The Exchange Traded Fund (ETF) landscape in Australia continues to grow and mature in assets under management (AUM) and in number of ETF products offered. As of June 2015, the Australian ETF Market was reported to be at A$18.1 Billion in AUM and 107 ETFs traded on the ASX. As an index provider with deep roots in the Australian market, S&P Dow Jones Indices takes interest in this, because Exchange Traded Funds which are index-trackers are the delivery vehicles of index effectiveness and index-based innovations.
Index Effectiveness*: One way to judge if an index is effective is to determine if it measures an asset class or a market in an investible manner. For years, S&P DJI has conducted analysis and published a research report named S&P Index vs Active, or SPIVA®. The purpose of the SPIVA report is to compare the field of actively managed mutual funds against an apples-to-apples index benchmark in size and style. We now calculate SPIVA for several markets, including Australia. Here are some of the latest results for Australia:
With our index benchmarks demonstrating that they are hard for many actively managed mutual funds to beat (with the notable exception of Australian Small-Cap), we conclude that indices are effective in measuring markets and asset classes, which can be accessed by ETFs that track these indices.
Index-based Innovations: Indexing measures international markets and asset classes beyond Australia’s shores. One of the presenters at our recent 5th Annual ETF Masterclass in Sydney and Melbourne said that “Australians may be the champions of home bias.” Several International ETFs list in the Australian market, providing the means to mitigate the risks of that home bias. The largest of these by size are tracking the S&P 500® index, measuring Large-Cap U.S. companies. Indices and the ETFs tracking them in Australia have also advanced to cover asset classes beyond equities. The Australian ETF market now offers ten fixed income ETFs which are index-trackers. Two of those, issued by State Street Global Advisors, are tracking S&P DJI fixed interest indices. Real Assets such as Real Estate and Commodities are covered by indices and there are a number of these available now as ASX-listed ETFs. You might expect to see Australian ETFs in the future covering infrastructure equity and debt Indices or other real assets that were formerly only accessible to institutional investors in illiquid ways. In this manner, the growth and advance of the Australian ETF market will democratize access to financial solutions.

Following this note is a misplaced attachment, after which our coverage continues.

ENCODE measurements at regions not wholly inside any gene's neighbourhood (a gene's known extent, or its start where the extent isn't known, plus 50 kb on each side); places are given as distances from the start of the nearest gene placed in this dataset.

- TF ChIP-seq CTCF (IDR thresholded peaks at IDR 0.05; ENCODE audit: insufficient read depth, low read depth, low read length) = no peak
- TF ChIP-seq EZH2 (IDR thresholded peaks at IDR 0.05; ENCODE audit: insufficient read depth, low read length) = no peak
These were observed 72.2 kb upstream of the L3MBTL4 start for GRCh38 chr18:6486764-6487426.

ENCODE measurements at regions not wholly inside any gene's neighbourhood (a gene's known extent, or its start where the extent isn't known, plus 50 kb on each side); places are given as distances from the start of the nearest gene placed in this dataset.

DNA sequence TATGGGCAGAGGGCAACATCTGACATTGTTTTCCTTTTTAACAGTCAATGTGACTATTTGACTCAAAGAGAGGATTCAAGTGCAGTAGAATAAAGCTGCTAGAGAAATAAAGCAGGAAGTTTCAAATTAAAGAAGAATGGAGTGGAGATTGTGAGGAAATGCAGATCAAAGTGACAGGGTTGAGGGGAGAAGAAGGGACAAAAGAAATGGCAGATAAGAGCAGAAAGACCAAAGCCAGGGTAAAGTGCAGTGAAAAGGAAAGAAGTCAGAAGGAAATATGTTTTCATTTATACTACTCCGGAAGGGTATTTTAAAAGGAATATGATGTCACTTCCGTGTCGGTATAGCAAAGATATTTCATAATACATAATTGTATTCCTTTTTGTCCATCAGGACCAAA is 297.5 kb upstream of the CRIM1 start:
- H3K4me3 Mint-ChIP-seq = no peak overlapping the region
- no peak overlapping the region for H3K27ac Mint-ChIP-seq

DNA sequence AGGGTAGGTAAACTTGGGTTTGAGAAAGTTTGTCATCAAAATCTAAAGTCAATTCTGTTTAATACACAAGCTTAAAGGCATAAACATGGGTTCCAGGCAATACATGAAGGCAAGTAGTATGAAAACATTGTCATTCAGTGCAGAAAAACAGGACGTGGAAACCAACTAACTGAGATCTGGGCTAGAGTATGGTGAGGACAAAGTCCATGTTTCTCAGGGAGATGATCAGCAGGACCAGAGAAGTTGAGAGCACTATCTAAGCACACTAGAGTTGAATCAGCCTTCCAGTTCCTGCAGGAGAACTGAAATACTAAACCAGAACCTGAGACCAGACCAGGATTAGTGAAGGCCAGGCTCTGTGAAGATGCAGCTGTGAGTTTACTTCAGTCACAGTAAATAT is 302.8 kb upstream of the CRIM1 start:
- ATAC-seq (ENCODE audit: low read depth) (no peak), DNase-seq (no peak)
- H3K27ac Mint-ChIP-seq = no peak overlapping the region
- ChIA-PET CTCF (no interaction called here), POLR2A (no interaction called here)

The latest index-based innovations may be found in what some are calling smart beta indices. From an indexing perspective, smart beta may be partially described as an index designed to deliver a particular factor (value, quality, momentum, etc.) or an index which alternatively weights an asset class or both those features at the same time. In the Australian ETF Market, these smart beta strategies may be managed fund ETFs. A new ETF product provider to the Australian market, ANZ ETFS has announced the launch and listing of two new smart beta ETFs which are index-trackers: one of these ETFs tracks the S&P 500 High Dividend Low Volatility Index, the other tracks the S&P/ASX 300 Shareholder Yield Index.
We judge that indexing effectiveness and indexing innovation may be beneficial for financial markets. However, as the Australian ETF market grows in number of ETF offerings and the complexity of these ETF offerings, an increasing burden of due diligence is placed on Aussie planners, wealth managers, and institutional investors who seek to benefit from what ETFs may offer. As the index provider for 39% of these ETFs by number and 65% by AUM (please see table below), we believe that we have a part to play in the education component of that due diligence.
By education, I specifically mean that we are in the position to share with you how index construction and other index rules and characteristics matter to the ETF tracking them. To that end, we can also share index historical performance data and analysis on that performance as a further guide to those seeking a better understanding of ETFs. An example of this type of education is “Why Does the S&P 500 Matter to Australia.” Also, a current list of S&P Dow Jones Indices which have been licensed by ETF providers and listed on the ASX may be found on spdji.com.